Governor Roemer shares the growing optimism among reformers that campaign-finance laws designed to empower small donors will improve our democracy. The reasoning behind this proposal seems sound. Increasing campaign contributions from individuals diminishes the relative importance of money from interest groups, which should in turn weaken the influence of those groups in Congress. Governor Roemer harps on the gap between the interests of voters and of special interests. But just as significant a gap exists between the policy preferences of voters and of small donors.

Dysfunction in Congress owes at least as much to the heightened state of partisan polarization as it does to special interests. As a group, small donors are fiercely partisan and have concentrated their support on the most ideologically polarizing candidates. Governor Roemer should give serious thought to the effect of small donors on Congressional polarization.

A common misconception is that polarization goes hand-in-hand with lobbying and special interests. On the contrary, corporations and industry groups typically pursue bipartisan strategies. In fact, contributions from industry PACs, corporate executives, and lobbyists flow more freely to the ideological center than to the ideological extremes. For better or worse, lobbyists and interest groups seek to build coalitions, and this often requires engaging the lawmakers most likely to be pivotal.

Political contributions are often portrayed as a means by which special interests hash out quid pro quo deals. In truth, they more closely resemble a form of expensive targeted advertising. Lobbyists value lawmakers who can understand, internalize, and act on their concerns. This puts a premium on lawmakers who obtain positions of power on important committees or establish themselves as policy experts, but lobbyists will ultimately attempt to persuade anyone willing to listen.

Fund-raising from small donors calls for a different set of talents. The most successful small-money fund-raisers mix media exposure with partisan taunting and ideological appeals. Fund-raising superstars Alan Grayson and Michele Bachmann have demonstrated this. During the 2010 election cycle, small donors (those who contribute $200 or less) gave $3.4 million to Grayson and a record-shattering $7.5 million to Bachmann. Overall, ten percent of House candidates raised over fifty percent of small-donor dollars. Moderates were less successful in attracting small donors. In fact, Bachmann alone raised more from small donors than the combined amount raised by all 48 Blue Dog Democrats running for reelection.

Fund-raising from small donors is about partisan taunting and ideological appeals.

We have also learned that controversy pays better than policy expertise. Representative Joe Wilson stumbled upon small-money gold after his notorious outburst during President Obama’s speech on health care, raising over $2 million in the following weeks. If I were to suggest an addition to Governor Roemer’s four principles for fixing campaign finance, it would be to avoid systems that make heckling an effective fund-raising strategy.

In the 2010 Senate elections, small donors bankrolled a wave of primary challenges against sitting incumbents and presumptive nominees deemed too moderate. Without this funding, the campaigns of William Halter (D-AR), Christine O’Donnell (R-DE), J.D. Hayworth (R-AZ), Marco Rubio (R-FL), Joe Miller (R-AK), Pat Toomey (R-PA) then Joe Sestak (D-PA), and Sharon Angle (R-NV) would have struggled to remain competitive. These primary challengers raised $45 million in small donations, accounting for 43.6 percent of their total funds; their primary opponents raised a paltry $4.4 million in small amounts, accounting for just 6.6 percent of their total funds.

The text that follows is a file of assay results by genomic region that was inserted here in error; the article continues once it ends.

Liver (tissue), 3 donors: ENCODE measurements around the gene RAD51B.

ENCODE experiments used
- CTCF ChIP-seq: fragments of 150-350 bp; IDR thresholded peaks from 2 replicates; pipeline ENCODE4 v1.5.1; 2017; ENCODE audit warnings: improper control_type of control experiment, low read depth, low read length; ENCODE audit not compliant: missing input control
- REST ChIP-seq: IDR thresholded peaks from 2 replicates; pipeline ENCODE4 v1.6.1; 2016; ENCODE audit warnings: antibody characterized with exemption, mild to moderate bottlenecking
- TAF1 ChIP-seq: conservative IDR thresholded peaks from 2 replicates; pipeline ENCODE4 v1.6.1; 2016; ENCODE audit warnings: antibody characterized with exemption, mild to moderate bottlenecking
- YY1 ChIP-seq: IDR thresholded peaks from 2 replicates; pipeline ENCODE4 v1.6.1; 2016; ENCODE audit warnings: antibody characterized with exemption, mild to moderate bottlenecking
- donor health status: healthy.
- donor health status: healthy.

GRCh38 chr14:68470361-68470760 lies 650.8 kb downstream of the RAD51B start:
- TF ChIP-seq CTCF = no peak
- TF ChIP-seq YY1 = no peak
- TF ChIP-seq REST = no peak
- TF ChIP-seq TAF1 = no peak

Meanwhile bipartisanship, long seen as a virtue by voters and essential to the workings of the Senate, has become an offense worthy of punishment. And small donors are eager to dole it out. Olympia Snowe (R-ME), Richard Lugar (R-IN), and Orrin Hatch (R-UT) will face primary challenges in 2012 from opponents who will no doubt rely heavily on funds raised from small donors.

The relationship between small donors and polarization does not mean we should abandon campaign-finance reform, but it does suggest we should favor some proposals over others. For instance, restricting matching funds to residents of a candidate’s constituency, a feature of New York City elections since 1989, might diminish the polarizing influence of out-of-state money. We can take this idea a step further with a tiered system of matching funds that places a large premium on first-time donors. A seldom acknowledged feature of small donations is that much of it originates from individuals who spread thousands of dollars over dozens of candidates. We can forgo subsidizing these big donors, who just give in small amounts, by diminishing the subsidy with each additional dollar donated—think of a system similar to earned-income tax credits. Short of a voucher system, giving citizens incentives to becoming first-time donors seems essential to expanding the donor pool.

I do not share Governor Roemer’s optimism towards meaningful campaign-finance reform. Even Roemer himself concedes that no one has the “perfect answer.” He calls for continued debate, but the debate has continued for decades now. Scores of very smart people have searched for a solution that adequately regulates special interests, but no one has succeeded and those interests will almost certainly find ways to circumvent or adapt to new laws. This only feeds my suspicions that campaign-finance reform is a distraction.